The US District Court for the Northern District of California recently dismissed with prejudice a securities fraud class action against Electronic
The Delaware Supreme Court recently held that the dismissal of a shareholder derivative suit by a California federal court had a preclusive effect on
The plaintiff, a former officer of Alfacell Corporation, a biopharmaceutical company engaged in the development of cancer therapies, brought an action against his former employer, alleging violations of Section 10(b) of the Securities and Exchange Act of 1934 and Securities and Exchange Commission Rule 10b-5.
Shareholders in three mutual funds issued by Morgan Keegan Select Fund, Inc. (the Funds) filed a state court class action alleging that the Funds’ officers, directors, and affiliates took unjustified risks in allocating the Funds’ assets and then concealed those risks from shareholders, causing the shareholders to retain their shares while the shares dropped in value.
The U.S. District Court for the Western District of Washington imposed monetary sanctions on plaintiff Play Visions, Inc. and its counsel for failure to search for documents in a timely fashion, delayed and inadequate document production, false certification that the relevant records were maintained only in paper format, and for counsel's specific failure to adequately understand the client's document retention system or assist in production.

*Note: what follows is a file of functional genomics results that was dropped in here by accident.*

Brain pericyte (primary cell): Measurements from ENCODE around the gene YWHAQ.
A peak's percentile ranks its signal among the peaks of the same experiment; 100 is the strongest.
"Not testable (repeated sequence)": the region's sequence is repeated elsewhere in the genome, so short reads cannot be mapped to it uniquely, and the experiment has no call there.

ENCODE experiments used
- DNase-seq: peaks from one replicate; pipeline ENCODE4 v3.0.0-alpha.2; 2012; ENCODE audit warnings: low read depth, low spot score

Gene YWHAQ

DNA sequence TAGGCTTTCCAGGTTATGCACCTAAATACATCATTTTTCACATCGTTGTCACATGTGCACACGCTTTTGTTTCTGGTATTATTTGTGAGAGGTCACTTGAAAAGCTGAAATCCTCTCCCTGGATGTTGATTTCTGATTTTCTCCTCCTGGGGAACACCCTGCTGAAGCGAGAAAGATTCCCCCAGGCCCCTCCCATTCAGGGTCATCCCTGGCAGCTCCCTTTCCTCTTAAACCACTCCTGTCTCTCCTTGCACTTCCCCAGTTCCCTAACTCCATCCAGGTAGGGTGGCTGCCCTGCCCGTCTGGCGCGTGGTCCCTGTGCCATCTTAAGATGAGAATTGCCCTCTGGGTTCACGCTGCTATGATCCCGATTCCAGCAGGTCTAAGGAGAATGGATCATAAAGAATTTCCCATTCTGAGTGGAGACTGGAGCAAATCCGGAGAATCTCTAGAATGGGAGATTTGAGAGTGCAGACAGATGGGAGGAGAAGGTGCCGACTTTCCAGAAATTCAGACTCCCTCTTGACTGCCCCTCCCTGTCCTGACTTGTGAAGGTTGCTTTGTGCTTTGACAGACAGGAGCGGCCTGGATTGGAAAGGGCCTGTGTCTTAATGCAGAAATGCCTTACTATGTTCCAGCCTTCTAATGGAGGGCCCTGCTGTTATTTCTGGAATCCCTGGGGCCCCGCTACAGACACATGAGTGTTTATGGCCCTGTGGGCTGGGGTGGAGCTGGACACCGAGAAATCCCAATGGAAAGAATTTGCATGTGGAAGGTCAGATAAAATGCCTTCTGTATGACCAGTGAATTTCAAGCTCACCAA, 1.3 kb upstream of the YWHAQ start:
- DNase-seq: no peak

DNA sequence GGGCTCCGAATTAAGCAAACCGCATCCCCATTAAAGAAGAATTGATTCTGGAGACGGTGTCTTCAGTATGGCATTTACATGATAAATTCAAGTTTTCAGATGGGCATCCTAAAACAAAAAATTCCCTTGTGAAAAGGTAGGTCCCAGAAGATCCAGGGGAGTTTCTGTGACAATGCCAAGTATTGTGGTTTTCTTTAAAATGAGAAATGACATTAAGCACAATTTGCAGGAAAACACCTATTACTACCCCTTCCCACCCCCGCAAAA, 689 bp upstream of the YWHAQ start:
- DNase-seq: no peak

Plaintiff asserted a securities class action complaint against Nextwave Wireless Inc., as well as certain of its officers and directors.
Individual plaintiffs residing in Switzerland and France brought suit against four corporate defendants, as well as certain corporate officers thereof, for, among other things, violations of Section 10(b) of the Securities Exchange Act of 1934 and Rule 10b-5.
The defendant company, a subprime lender and issuer of mortgage-backed securities, suffered significant declines in its stock price after it disclosed in February 2007 that its financial results and expectations for future earnings were far less than it had previously anticipated.
A District Court dismissed class action claims asserted under Section 10(b) and 20(a) of the Securities Exchange Act of 1934.
Plaintiffs, holders of American depository receipts (ADRs) representing shares in defendant Sadia S.A., a Brazilian food processing company, brought a securities fraud action pursuant to Sections 10(b) and 20(a) of the Securities Exchange Act of 1934.